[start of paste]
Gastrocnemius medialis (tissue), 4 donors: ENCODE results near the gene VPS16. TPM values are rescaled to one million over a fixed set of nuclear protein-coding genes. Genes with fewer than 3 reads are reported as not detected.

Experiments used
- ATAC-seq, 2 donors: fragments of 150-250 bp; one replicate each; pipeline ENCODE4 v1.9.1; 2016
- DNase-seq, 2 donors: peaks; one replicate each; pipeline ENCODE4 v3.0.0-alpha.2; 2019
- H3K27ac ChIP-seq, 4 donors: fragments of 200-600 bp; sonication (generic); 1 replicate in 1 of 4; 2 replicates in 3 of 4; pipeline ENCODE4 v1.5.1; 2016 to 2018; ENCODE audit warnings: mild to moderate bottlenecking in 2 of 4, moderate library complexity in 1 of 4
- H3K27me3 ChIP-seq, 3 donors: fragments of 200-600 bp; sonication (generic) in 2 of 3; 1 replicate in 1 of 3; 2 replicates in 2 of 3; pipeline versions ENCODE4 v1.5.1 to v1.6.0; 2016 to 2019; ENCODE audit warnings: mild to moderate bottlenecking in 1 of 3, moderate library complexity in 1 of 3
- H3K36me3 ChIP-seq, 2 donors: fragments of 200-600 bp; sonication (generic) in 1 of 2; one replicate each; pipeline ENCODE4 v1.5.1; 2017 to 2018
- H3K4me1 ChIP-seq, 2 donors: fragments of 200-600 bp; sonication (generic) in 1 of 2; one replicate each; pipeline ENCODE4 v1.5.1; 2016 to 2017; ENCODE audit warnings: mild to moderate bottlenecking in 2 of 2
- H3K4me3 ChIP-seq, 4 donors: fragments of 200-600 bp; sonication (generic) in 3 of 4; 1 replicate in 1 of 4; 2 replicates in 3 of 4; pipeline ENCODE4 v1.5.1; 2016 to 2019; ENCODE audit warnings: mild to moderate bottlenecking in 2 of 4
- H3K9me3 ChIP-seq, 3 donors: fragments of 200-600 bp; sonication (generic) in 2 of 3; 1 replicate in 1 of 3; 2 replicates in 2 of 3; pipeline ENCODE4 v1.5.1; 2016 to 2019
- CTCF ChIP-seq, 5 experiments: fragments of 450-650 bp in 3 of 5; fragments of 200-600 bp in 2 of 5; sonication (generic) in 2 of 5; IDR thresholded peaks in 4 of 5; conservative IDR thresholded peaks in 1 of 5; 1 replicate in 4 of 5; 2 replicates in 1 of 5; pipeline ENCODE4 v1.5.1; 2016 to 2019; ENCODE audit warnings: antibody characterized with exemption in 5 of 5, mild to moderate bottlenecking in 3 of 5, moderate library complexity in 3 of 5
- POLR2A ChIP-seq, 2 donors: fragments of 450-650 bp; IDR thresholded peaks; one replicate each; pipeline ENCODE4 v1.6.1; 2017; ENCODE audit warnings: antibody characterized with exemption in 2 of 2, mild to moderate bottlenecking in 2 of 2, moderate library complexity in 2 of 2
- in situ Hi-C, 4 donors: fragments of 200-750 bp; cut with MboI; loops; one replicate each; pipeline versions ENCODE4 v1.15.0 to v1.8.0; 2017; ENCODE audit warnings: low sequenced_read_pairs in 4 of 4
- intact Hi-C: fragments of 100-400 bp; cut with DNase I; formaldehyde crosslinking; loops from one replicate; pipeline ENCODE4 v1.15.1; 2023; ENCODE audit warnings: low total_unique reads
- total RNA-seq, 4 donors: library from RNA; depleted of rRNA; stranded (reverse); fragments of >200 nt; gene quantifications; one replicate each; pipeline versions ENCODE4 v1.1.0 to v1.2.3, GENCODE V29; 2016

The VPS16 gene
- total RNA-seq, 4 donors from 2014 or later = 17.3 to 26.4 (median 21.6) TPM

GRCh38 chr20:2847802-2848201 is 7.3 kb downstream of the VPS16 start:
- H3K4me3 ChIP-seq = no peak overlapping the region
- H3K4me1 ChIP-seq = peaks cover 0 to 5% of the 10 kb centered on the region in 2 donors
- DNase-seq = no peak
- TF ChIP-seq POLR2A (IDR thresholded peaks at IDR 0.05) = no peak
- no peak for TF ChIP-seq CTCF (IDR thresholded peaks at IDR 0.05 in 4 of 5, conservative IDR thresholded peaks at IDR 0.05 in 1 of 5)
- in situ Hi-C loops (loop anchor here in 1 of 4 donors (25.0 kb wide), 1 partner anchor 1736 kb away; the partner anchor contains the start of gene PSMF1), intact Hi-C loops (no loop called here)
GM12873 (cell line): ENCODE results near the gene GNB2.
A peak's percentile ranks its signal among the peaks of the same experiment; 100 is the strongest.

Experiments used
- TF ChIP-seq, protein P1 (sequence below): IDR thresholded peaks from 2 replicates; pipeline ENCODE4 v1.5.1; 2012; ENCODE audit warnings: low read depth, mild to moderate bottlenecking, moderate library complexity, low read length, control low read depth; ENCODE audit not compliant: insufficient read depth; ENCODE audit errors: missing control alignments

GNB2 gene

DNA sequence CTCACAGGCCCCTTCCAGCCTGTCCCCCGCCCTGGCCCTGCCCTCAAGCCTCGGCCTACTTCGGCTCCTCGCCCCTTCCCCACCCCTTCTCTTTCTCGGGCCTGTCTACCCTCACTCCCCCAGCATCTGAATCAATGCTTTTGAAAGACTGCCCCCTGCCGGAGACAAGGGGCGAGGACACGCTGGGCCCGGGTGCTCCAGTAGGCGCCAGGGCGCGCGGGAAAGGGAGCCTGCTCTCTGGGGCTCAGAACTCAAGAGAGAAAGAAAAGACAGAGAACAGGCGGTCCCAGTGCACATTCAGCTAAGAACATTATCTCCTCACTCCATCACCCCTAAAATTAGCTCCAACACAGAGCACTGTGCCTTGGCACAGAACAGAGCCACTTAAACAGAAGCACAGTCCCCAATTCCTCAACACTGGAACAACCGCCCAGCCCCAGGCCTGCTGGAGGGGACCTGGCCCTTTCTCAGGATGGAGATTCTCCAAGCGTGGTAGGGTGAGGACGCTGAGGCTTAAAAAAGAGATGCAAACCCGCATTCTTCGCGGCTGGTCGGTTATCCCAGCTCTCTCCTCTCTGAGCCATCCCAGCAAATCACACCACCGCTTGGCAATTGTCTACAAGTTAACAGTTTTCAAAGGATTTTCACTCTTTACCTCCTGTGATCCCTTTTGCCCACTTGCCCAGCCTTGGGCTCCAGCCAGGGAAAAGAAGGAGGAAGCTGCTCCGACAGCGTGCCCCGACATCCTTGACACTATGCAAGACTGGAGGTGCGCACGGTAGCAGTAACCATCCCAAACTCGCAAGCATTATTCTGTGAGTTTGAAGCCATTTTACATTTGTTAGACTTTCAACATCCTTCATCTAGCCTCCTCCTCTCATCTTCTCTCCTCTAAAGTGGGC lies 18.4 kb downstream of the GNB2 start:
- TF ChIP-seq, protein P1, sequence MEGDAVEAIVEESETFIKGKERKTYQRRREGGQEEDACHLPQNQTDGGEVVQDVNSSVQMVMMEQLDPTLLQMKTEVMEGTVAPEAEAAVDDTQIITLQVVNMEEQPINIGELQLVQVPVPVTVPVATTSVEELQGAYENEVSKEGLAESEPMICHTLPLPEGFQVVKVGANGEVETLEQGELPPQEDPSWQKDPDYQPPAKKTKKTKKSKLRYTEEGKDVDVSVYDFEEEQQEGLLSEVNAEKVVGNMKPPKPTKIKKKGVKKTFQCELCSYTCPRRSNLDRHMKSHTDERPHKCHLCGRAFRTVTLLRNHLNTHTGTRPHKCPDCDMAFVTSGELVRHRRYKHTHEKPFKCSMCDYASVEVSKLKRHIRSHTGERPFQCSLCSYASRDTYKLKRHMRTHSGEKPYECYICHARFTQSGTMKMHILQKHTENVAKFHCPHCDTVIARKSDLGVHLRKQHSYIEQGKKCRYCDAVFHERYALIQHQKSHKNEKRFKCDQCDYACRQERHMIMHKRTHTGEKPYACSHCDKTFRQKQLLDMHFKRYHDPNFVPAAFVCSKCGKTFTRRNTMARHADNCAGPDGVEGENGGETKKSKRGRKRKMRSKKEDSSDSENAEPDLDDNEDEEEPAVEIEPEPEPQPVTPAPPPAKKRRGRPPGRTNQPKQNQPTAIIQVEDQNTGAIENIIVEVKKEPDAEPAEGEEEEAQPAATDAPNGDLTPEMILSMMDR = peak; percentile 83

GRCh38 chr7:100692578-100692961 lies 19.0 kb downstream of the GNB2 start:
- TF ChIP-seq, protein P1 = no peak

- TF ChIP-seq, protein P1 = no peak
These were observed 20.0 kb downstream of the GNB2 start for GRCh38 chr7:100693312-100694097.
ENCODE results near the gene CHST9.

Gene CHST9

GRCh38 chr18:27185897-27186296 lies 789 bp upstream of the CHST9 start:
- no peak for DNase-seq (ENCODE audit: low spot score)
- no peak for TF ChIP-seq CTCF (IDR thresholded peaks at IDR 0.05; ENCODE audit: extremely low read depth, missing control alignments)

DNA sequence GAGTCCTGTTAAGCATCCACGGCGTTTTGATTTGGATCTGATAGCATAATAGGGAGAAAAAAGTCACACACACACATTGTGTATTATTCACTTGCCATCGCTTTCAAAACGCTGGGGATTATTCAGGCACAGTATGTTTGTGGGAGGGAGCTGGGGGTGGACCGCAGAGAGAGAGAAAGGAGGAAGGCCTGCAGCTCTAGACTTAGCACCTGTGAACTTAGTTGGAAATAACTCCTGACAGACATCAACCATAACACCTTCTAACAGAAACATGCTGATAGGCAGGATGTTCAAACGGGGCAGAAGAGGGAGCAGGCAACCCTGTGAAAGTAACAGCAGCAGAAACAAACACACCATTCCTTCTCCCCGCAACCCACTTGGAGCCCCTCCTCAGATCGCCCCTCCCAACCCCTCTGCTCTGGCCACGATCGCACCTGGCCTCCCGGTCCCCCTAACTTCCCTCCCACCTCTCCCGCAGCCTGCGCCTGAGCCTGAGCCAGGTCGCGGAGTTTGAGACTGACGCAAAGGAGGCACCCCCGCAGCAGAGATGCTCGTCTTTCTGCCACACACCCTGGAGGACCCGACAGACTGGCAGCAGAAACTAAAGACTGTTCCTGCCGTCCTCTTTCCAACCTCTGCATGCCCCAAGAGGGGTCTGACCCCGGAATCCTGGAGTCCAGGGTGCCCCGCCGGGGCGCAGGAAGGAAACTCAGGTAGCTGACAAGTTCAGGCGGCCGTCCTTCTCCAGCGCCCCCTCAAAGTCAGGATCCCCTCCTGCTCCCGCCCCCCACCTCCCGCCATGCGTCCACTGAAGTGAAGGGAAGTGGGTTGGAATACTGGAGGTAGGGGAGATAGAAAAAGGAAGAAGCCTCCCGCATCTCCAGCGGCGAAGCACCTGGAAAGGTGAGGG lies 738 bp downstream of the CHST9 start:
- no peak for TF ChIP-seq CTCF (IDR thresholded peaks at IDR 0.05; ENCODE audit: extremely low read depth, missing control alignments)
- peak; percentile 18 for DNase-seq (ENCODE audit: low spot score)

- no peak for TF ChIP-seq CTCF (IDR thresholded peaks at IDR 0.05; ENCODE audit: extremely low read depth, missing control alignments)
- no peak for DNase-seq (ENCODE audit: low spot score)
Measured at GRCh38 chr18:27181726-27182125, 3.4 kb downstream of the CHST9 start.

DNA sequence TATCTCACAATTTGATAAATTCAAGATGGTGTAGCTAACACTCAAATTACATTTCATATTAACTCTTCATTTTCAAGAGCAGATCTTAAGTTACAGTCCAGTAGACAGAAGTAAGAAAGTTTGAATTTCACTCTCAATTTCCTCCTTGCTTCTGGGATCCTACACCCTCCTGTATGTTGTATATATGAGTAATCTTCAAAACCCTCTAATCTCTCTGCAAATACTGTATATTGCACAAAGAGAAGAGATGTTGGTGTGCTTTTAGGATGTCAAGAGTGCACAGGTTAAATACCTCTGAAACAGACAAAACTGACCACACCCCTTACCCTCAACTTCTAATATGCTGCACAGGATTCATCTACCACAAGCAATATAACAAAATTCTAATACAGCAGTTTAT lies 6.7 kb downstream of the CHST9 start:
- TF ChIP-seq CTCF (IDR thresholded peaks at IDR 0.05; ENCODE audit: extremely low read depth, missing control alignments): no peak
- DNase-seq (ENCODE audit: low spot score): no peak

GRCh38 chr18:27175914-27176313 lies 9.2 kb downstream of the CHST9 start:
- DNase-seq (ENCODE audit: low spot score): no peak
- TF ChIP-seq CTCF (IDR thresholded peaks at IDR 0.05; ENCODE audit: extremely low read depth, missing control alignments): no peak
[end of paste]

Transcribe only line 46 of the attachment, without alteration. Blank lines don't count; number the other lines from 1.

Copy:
Measured at GRCh38 chr18:27181726-27182125, 3.4 kb downstream of the CHST9 start.